Android now comes with a number of settings, which means it can back up your important stuff without needing any additional apps. To make sure they’ve got you covered, open up the Settings menu and scroll down to the “Backup & reset” option.
Make sure that “Back up my data” is selected, and that the backup account is the right one so that you can access it if anything goes wrong.
It’s also worth going back to Settings and selecting “Accounts”. Tap the settings icon (the three vertical dots) and make sure “Auto-sync data” has a tick next to it.
Finally, if you have photos and videos you don’t want to lose, either connect your device up to a computer and copy them over for safe keeping, or ensure that Android is saving your photos and videos to your Google Drive account.
The easiest, quickest and safest way to root your Android device is by using Kingo Root, a handy free application for Windows PCs that will do all the leg work for you.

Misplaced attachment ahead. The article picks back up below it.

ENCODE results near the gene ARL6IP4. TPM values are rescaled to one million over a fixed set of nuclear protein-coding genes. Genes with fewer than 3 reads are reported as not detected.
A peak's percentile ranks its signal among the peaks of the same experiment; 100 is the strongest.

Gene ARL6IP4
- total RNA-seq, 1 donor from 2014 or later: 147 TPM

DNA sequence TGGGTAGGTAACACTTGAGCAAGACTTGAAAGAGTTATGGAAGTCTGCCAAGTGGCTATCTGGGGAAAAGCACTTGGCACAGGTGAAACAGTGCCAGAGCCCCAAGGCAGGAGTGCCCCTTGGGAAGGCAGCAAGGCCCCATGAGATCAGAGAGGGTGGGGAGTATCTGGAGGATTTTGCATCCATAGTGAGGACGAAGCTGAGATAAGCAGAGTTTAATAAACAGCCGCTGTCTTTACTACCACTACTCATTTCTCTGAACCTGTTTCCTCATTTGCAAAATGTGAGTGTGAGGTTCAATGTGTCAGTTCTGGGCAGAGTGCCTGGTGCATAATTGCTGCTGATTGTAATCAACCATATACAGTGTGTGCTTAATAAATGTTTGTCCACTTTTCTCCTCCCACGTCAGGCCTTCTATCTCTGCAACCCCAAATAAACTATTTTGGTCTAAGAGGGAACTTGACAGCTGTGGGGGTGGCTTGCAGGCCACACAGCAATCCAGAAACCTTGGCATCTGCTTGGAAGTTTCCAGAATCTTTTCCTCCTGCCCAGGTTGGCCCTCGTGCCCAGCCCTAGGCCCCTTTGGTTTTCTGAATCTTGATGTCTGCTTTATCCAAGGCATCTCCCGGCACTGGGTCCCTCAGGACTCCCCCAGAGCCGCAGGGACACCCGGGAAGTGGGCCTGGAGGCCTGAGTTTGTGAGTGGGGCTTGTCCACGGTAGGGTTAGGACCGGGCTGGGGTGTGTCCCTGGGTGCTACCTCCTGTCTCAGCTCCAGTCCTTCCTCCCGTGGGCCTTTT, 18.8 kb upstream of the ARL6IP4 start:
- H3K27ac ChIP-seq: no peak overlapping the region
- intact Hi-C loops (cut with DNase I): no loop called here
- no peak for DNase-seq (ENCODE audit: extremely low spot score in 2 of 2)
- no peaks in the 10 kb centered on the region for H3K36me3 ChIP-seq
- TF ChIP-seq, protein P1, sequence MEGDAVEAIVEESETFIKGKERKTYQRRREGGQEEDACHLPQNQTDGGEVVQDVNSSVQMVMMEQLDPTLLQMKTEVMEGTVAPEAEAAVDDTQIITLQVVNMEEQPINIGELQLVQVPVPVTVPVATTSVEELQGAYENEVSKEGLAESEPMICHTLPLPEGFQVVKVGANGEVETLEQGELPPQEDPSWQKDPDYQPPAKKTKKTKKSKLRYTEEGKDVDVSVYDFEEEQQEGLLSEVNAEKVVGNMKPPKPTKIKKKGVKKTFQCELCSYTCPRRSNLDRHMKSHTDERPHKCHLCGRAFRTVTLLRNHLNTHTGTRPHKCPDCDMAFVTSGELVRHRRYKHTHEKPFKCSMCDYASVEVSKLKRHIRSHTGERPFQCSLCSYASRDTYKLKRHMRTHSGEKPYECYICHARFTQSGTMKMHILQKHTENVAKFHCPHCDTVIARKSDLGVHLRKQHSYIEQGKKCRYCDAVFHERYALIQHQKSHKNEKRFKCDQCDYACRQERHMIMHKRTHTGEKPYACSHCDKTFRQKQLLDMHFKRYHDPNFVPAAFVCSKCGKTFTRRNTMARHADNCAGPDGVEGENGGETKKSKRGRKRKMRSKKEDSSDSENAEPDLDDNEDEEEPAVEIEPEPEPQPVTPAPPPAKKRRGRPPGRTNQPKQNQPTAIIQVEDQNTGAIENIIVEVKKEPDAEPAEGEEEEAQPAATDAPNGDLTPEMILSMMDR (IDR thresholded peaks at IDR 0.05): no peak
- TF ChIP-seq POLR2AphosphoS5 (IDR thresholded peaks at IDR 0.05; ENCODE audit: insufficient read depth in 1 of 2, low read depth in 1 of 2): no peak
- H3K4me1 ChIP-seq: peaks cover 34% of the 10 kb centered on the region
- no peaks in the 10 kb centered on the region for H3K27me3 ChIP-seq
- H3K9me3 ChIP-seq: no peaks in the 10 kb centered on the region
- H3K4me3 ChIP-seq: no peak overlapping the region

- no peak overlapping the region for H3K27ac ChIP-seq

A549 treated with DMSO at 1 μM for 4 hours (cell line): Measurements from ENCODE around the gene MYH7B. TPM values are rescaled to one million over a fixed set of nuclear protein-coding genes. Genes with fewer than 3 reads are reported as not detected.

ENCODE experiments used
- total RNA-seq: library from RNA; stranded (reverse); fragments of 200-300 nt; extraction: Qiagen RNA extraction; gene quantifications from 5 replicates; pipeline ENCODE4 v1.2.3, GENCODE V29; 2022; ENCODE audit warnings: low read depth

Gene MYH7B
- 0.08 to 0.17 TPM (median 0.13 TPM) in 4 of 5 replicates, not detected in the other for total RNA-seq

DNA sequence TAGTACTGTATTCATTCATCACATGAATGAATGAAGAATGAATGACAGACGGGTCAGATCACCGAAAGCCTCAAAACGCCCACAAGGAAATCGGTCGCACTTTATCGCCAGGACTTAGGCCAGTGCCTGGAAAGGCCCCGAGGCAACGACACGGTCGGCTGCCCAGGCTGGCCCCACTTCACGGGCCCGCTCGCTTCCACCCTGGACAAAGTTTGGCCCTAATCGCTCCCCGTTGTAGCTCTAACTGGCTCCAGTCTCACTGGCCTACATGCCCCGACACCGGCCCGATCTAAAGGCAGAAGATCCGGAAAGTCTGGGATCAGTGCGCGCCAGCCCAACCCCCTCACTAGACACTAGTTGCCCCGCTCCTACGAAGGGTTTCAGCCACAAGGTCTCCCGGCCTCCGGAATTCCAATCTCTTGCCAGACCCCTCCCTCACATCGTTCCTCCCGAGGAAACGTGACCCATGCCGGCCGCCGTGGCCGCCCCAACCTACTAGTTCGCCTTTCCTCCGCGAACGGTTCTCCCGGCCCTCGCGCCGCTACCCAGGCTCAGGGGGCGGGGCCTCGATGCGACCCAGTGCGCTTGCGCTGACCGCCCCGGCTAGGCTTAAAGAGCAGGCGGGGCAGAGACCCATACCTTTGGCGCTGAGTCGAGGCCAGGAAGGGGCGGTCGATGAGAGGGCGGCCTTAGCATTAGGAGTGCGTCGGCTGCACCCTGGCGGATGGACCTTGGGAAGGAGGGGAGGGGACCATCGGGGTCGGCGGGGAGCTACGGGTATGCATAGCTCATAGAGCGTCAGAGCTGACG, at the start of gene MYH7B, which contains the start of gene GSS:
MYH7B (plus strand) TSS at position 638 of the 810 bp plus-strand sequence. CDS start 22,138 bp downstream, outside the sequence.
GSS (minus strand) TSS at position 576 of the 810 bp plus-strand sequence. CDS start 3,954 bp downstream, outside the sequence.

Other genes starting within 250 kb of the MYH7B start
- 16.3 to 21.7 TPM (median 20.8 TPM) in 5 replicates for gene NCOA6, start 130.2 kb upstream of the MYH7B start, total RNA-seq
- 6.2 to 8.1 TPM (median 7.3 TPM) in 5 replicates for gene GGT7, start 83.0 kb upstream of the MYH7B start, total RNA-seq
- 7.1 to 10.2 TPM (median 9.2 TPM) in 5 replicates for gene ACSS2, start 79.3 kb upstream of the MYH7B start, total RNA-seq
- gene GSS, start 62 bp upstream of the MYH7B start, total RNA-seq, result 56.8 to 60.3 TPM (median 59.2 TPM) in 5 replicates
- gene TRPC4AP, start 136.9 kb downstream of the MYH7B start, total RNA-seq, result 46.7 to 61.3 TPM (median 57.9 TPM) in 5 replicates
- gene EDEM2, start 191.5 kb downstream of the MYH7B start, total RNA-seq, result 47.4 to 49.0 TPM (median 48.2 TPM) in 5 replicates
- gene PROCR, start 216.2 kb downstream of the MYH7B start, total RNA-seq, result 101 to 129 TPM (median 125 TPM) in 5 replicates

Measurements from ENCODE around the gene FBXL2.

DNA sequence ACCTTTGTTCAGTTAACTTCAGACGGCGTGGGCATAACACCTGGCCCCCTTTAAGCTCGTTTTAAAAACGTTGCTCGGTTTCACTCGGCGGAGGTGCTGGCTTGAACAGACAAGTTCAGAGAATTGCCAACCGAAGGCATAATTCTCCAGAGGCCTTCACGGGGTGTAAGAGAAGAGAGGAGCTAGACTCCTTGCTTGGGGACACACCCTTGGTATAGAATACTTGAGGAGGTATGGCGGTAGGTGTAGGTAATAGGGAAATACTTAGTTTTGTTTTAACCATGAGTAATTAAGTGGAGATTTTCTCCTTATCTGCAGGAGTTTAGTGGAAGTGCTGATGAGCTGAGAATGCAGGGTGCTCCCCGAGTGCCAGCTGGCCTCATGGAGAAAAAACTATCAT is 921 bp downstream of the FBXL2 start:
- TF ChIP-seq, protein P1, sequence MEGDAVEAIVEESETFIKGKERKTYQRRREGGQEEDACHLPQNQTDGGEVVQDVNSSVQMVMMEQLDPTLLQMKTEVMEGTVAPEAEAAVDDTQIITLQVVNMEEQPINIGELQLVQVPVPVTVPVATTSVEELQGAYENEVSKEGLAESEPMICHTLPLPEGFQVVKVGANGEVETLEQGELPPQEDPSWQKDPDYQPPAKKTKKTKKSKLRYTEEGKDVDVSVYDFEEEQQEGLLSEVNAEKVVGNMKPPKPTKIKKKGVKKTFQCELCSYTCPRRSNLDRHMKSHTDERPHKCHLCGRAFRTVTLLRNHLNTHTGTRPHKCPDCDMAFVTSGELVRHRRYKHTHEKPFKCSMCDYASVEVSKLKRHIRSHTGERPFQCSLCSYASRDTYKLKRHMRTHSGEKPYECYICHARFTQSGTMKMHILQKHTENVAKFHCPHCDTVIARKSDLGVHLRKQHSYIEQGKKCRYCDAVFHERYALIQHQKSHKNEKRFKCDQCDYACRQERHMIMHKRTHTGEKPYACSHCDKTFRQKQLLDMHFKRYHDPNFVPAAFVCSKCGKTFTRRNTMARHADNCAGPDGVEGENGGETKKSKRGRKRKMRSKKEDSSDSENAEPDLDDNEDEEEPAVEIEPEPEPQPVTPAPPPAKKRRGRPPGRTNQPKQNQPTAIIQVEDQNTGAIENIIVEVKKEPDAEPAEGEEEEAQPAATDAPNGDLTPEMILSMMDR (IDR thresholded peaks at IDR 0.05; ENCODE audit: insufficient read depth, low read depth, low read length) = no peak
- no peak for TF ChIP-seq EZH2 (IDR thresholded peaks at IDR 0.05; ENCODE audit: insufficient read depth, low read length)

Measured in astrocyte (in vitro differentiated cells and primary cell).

All you need to do is head over to the website and click “Download for Windows”. This will automatically download the android_root.exe film. Once downloaded, click it to begin the installation process.
Accept the licence agreement, then select where to install it. When you’re happy with your selection, click “Install”. When it’s finished installing you can launch Kingo Root by clicking the “Finish” button.
Kingo Root supports a huge range of Android devices from the most well known manufacturers. Before you download and begin using Kingo Root, it’s worth making sure that it will work with your device.
To do this, head over to the Devices page of the Kingo Root website, which will list all the compatible manufacturers.
Now that Kingo Root is installed, you can use it to root your Android device by connecting it to your PC via a USB cable.